Did You Know?
The main threat to River Otters are water pollution and habitat destruction.
The body of the crested porcupine is covered with coarse, dark brown or black bristles. Quills along the head, neck and back can be raised into a crest. Sturdier quills about 20 inches long adorn the sides and back half of the body, and are generally marked with alternating light and dark bands. The soles of the paws are naked, but have pads on them for protection. Both the eyes and ears (which are external) are very small. At birth the young’s body is covered with short hair and back spines that are still soft. These spines begin to harden after about one week.
This species lives in an extensive burrow system, caves, rock crevices or aardvark holes. They are terrestrial, rarely climbing trees, but are able to swim. The crested is distinct among old world porcupines due to its shorter tail and the presence of rattle quills on the end of the tail, which make a hiss-like rattle when they vibrate. When disturbed or threatened, they raise and fan the quills to create an illusion of greater size. If the disturbance continues, they stamp their feet, raise quills and charge with their back end first. They attempt to stab with the thicker, shorter quills. Such attacks have been known to kill lions, leopard, hyenas and humans.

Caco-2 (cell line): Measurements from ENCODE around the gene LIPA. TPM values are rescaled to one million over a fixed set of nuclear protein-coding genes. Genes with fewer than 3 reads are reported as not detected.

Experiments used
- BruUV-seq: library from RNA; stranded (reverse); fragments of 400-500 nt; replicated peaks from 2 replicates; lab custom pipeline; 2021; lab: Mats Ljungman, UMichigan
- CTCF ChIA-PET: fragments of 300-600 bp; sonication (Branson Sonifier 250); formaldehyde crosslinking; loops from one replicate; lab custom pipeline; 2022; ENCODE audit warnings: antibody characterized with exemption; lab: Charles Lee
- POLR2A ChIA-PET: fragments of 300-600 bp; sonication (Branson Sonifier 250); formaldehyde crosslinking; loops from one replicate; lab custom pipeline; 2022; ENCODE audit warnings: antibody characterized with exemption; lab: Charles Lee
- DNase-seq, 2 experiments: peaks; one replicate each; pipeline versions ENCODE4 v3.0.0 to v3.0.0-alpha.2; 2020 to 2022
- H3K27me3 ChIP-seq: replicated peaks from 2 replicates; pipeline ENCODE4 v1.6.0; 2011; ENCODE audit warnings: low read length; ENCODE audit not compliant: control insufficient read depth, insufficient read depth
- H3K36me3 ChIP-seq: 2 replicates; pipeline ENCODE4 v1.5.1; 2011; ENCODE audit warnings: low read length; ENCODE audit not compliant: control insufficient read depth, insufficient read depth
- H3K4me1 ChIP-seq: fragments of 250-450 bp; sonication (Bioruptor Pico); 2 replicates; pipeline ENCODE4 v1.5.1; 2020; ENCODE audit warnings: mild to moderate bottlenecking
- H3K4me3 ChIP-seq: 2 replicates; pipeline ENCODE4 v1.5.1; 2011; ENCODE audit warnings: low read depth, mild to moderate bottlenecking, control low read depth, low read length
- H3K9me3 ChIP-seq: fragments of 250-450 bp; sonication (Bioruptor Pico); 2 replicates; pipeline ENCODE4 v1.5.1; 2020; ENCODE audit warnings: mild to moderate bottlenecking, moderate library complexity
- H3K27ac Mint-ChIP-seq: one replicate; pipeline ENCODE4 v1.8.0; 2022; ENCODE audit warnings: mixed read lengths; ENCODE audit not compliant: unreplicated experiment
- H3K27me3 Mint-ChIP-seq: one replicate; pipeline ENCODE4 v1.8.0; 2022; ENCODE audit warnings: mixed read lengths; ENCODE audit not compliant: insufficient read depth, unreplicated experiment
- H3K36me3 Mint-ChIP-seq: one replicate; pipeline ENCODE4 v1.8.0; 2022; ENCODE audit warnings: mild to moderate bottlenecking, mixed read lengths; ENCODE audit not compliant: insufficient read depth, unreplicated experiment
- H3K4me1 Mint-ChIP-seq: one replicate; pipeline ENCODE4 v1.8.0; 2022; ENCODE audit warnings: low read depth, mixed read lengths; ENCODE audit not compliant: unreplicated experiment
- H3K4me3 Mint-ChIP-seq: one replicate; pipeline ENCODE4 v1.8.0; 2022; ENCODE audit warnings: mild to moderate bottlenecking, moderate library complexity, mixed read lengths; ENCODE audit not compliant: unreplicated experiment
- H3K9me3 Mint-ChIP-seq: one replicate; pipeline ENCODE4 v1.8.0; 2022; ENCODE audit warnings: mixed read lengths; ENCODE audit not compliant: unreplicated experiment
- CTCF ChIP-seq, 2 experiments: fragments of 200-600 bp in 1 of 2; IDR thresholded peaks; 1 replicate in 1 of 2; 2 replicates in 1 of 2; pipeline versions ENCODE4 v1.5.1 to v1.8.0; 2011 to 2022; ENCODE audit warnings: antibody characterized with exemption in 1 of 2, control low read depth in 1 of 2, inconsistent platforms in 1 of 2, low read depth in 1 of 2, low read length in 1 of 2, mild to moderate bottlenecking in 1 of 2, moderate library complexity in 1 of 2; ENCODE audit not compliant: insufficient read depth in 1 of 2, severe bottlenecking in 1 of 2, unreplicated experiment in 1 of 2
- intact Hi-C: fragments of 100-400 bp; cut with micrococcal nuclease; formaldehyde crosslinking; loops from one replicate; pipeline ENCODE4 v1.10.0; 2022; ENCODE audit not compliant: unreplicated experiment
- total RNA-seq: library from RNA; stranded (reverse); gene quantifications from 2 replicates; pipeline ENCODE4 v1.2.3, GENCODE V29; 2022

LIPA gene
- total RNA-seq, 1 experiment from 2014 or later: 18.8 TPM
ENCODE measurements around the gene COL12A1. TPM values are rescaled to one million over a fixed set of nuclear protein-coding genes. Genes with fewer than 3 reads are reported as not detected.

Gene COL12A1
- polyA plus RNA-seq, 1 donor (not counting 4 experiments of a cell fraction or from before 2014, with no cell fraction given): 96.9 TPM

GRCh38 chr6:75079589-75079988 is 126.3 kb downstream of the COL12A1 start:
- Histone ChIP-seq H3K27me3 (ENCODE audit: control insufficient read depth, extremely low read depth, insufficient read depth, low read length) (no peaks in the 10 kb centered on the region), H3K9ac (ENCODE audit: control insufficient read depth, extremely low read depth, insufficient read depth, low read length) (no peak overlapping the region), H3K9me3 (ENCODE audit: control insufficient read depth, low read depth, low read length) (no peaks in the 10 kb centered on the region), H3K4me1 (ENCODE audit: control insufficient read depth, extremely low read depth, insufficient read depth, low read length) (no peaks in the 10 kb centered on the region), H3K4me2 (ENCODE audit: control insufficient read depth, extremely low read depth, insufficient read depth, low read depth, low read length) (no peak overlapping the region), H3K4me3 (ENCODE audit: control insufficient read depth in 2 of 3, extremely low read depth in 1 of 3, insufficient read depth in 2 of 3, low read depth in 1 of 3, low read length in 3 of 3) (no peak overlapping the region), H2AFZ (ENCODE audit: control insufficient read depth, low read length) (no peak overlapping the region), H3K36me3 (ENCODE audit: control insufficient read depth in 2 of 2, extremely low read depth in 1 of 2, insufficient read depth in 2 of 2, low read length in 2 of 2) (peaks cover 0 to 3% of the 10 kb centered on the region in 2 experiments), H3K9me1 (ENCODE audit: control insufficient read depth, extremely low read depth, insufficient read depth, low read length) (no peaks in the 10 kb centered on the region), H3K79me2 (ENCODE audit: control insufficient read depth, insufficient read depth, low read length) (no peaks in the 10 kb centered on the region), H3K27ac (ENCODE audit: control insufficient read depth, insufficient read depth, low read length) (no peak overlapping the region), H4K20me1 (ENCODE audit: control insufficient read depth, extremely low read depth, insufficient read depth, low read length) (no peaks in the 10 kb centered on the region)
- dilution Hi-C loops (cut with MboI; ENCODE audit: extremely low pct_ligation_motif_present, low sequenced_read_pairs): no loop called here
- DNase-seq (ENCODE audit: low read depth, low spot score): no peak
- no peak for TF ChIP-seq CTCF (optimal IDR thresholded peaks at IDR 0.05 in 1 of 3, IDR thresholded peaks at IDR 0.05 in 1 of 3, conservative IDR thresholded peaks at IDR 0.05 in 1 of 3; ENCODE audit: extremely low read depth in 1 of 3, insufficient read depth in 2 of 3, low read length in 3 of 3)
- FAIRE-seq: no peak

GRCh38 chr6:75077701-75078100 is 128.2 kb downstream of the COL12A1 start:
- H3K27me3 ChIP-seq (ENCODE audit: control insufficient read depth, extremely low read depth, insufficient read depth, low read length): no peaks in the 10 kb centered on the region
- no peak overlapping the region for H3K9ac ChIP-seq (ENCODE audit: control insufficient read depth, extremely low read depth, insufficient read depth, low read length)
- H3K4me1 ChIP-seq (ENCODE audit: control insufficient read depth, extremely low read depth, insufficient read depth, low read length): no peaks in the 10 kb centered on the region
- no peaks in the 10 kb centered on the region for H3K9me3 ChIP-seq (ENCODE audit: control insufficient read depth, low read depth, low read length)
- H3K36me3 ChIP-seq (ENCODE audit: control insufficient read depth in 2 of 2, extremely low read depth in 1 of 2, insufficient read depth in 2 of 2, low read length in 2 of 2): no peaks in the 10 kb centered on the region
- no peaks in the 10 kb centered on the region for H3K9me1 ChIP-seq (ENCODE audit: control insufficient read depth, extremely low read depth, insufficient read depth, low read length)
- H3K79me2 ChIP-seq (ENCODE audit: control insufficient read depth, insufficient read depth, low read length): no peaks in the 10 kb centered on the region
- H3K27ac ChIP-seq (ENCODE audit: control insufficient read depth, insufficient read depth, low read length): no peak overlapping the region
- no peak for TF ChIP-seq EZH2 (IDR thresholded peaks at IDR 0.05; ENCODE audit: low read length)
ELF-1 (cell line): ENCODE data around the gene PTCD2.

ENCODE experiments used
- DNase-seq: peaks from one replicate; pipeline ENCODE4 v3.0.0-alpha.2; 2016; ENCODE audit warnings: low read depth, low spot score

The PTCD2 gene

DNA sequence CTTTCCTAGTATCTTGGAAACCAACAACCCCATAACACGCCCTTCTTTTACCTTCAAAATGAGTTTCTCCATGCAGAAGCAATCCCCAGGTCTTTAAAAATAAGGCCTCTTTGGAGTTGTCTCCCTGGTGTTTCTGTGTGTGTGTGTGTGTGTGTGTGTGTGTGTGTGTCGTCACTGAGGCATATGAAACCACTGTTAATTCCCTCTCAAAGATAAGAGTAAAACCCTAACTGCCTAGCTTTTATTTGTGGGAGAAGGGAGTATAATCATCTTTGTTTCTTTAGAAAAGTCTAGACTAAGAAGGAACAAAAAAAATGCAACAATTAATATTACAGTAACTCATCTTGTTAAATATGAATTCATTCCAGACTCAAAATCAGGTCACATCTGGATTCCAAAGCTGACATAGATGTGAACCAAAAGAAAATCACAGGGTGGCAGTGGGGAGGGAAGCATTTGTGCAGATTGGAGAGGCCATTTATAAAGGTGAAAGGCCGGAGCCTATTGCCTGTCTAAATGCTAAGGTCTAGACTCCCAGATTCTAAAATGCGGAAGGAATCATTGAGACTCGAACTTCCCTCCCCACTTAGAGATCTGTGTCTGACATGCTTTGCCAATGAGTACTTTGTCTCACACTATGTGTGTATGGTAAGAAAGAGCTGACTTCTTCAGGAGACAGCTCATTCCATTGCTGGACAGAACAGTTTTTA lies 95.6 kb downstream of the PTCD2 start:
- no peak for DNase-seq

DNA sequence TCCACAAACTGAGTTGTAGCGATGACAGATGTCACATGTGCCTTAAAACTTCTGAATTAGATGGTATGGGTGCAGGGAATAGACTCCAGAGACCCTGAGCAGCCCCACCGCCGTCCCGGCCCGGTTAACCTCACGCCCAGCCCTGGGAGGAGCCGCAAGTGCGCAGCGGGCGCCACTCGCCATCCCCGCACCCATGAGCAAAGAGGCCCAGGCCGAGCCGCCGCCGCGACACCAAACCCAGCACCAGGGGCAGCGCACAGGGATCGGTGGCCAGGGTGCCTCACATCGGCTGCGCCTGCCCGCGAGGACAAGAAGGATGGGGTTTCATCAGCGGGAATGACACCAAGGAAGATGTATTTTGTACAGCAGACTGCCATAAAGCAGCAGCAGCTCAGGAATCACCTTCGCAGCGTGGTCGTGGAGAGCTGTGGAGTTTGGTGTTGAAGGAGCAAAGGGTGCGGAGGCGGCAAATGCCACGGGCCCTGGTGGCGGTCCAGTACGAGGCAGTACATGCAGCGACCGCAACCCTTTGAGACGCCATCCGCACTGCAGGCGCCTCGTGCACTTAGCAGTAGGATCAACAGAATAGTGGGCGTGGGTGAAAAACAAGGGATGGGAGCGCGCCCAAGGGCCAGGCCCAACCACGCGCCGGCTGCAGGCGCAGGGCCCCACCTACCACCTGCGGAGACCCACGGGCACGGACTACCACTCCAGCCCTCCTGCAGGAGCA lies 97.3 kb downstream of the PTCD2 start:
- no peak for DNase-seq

We have one male crested here at PPZ, but his age is unknown. He’s been with us since early 2002, and he loves his veggie treats!
There are no photos available for this animal.